The dances mainly called Branle, are meant to be danced in a group. There were extremely popular during the sixteenth century since there are many musical examples with different names referring to the steps, places or even professions. Illustrations of the dance go back to medieval times, but the term branle is rarely encountered before the sixteenth century (except as a designation for one of the steps of the bassedanse). In the treatise “Ad suos compagnones”, written around 1519 by Antonius de Arena have described three kinds of branles: double, simple and coupé. Thoinot Arbeau (1519 - 1595) in his “Orchesographie” mentioned four types of branle: double, simple, gay and Burgundian. The typical suite of branles around 1600 added four more dances to the types of Arbeau: the branle de Poitou, the branle double de Poitou, the branle Montirandé and the gavotte.
It is important to highlight that the Courante is first, during the sixteenth century, musically linked to other dances, such as Bransle Courant, Allemande Courant or Courant Sarabande. Arbeau's “Branle de la Haye” is explained to be danced en façon de courante. This means, that the step patterns are the same as those given for the Courante. Fiona Garlick's dissertation “The Measure of Decorum. Social Order and Dance Suite in the Reign of Louis XIV” points out the possibility that the Courante might originally have been a type of Branle.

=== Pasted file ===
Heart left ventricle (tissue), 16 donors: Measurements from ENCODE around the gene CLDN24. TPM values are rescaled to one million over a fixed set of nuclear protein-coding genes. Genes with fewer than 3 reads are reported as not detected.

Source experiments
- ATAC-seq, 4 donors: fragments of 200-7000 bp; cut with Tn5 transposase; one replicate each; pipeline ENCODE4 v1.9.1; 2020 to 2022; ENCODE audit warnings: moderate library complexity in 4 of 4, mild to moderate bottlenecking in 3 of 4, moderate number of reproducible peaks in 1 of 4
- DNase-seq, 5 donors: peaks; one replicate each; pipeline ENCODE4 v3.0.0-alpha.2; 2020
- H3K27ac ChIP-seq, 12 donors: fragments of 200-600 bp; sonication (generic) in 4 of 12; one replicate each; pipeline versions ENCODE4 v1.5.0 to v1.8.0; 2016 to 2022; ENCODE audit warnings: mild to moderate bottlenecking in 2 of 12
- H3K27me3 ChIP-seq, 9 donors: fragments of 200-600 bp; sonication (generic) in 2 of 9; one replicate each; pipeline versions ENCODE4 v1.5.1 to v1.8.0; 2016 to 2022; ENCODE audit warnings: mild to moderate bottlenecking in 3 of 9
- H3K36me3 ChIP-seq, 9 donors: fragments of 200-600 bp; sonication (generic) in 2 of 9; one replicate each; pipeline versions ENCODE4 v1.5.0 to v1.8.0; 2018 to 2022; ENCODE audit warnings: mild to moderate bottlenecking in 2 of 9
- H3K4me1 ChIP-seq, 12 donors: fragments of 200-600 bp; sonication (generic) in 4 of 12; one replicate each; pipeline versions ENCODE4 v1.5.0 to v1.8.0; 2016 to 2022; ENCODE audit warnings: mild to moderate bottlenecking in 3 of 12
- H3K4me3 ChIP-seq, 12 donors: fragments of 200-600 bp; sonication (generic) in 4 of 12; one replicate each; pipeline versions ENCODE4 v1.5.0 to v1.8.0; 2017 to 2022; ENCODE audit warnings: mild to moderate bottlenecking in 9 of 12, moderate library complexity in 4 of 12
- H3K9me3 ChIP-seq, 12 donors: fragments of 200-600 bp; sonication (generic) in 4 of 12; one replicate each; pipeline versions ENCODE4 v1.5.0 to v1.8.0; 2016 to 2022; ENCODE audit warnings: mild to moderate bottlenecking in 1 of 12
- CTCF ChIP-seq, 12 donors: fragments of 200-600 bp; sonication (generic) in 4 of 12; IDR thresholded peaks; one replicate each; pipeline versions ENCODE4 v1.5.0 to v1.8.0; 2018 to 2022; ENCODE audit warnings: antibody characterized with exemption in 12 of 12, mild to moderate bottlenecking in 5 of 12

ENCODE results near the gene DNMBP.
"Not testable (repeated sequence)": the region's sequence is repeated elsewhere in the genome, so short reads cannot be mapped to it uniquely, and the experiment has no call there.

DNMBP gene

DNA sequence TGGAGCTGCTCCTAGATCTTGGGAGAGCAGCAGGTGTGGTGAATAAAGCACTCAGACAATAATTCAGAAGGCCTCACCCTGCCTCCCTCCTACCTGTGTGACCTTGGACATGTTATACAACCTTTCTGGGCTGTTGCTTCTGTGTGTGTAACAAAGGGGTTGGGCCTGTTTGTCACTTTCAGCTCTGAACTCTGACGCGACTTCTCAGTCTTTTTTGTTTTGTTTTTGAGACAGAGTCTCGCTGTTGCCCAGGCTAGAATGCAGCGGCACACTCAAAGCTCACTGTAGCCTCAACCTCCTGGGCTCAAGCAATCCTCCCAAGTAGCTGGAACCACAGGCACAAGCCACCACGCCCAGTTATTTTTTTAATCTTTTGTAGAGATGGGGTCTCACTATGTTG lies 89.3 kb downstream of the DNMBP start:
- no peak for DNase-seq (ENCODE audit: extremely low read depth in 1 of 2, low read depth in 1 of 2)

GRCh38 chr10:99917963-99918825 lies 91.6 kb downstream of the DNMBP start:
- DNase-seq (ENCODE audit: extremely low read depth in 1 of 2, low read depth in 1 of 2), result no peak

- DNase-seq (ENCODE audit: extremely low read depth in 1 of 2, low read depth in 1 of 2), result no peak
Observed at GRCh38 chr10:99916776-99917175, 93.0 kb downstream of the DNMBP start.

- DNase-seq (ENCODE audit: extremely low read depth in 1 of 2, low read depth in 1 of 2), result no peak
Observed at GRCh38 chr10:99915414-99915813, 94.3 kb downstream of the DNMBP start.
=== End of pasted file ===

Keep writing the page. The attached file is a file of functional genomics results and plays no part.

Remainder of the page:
We find the first musical examples of Courantes during the sixteenth century in the collection of dances published by Pierre Phalèse in Leuven and Antwerp. In this collection, we find Flemish music by Sebastian Vredeman (c. 1540 - c. 1600) or Emanuel Adriaenssen (c. 1554 - 1604) and the Courante appeared as an isolated dance.
Not only Bassedanses and Branles were related to the Courante on the sixteenth century, but the ostinato bass “La Romanesca” has also a very important connection with the early Courante. The two Balletti based on this bass found in Fabritio Caroso's “Il Ballarino” are related, apart from the clear “proportio sesquialtera”, to the later Courante in some details: